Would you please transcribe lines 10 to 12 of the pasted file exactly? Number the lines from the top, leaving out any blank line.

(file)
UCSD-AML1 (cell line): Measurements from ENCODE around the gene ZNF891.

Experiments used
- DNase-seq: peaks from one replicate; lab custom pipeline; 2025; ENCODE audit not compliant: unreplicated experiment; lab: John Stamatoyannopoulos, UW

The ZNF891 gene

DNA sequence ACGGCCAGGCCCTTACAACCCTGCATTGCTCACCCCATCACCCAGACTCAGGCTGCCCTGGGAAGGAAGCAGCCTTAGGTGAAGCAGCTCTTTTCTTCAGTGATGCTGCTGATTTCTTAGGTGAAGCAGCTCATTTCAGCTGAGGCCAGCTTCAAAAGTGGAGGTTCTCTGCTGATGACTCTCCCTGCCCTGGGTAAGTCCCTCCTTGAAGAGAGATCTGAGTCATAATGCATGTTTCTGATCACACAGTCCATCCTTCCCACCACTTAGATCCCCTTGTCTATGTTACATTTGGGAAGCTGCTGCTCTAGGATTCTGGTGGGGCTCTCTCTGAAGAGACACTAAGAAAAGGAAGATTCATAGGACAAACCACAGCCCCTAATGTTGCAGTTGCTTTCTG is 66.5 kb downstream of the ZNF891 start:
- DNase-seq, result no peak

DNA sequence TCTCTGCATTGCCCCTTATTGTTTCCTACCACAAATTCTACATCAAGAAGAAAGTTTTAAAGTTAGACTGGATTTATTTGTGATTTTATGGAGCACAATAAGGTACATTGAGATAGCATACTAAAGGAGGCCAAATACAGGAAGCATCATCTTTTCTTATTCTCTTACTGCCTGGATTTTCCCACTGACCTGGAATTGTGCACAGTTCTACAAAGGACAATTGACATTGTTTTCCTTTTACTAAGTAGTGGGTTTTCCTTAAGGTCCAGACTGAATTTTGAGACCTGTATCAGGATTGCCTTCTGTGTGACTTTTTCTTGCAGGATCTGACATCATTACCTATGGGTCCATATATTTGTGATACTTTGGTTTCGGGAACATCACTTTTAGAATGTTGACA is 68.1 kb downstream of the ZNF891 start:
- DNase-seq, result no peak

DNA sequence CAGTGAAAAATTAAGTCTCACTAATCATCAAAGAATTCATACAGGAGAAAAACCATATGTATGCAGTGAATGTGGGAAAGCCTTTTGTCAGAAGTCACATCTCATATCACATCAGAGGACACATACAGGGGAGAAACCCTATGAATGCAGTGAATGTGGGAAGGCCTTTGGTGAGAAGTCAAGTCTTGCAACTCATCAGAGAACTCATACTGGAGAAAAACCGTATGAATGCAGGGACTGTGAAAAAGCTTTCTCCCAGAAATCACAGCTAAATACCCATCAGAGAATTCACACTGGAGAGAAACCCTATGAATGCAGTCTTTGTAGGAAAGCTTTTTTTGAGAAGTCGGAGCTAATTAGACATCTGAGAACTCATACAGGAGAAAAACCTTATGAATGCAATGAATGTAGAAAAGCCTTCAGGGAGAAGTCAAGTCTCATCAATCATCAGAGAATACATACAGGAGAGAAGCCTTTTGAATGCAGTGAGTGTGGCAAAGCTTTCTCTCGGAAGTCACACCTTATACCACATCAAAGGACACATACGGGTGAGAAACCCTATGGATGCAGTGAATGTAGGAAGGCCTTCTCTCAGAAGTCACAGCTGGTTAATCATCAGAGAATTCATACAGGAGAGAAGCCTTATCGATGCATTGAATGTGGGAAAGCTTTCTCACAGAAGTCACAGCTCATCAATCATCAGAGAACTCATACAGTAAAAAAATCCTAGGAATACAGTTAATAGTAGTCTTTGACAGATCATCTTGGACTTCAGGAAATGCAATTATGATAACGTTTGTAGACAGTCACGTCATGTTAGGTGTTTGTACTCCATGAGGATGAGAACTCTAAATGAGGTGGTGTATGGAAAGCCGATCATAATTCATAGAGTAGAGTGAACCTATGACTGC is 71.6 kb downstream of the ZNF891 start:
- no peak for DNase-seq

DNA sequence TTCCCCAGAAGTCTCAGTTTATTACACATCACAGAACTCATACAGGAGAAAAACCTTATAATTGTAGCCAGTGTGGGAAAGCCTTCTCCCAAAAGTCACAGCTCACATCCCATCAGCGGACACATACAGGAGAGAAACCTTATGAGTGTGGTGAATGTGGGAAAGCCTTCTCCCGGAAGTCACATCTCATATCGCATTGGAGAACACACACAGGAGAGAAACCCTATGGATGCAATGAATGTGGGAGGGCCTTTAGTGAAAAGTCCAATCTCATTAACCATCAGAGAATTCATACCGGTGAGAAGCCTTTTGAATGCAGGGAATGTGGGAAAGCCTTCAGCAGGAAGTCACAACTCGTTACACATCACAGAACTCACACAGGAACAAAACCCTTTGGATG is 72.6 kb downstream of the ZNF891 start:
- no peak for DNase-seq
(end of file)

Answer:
- no peak for DNase-seq

DNA sequence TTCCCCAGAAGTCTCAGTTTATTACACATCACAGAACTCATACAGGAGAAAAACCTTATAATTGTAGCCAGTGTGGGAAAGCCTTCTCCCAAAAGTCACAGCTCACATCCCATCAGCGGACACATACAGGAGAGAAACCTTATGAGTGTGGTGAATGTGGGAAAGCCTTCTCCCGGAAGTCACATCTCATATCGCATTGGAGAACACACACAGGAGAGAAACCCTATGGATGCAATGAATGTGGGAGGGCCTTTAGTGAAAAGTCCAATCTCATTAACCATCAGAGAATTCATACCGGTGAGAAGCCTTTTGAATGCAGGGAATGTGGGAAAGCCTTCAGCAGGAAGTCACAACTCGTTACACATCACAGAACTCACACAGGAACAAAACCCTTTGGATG is 72.6 kb downstream of the ZNF891 start:
- no peak for DNase-seq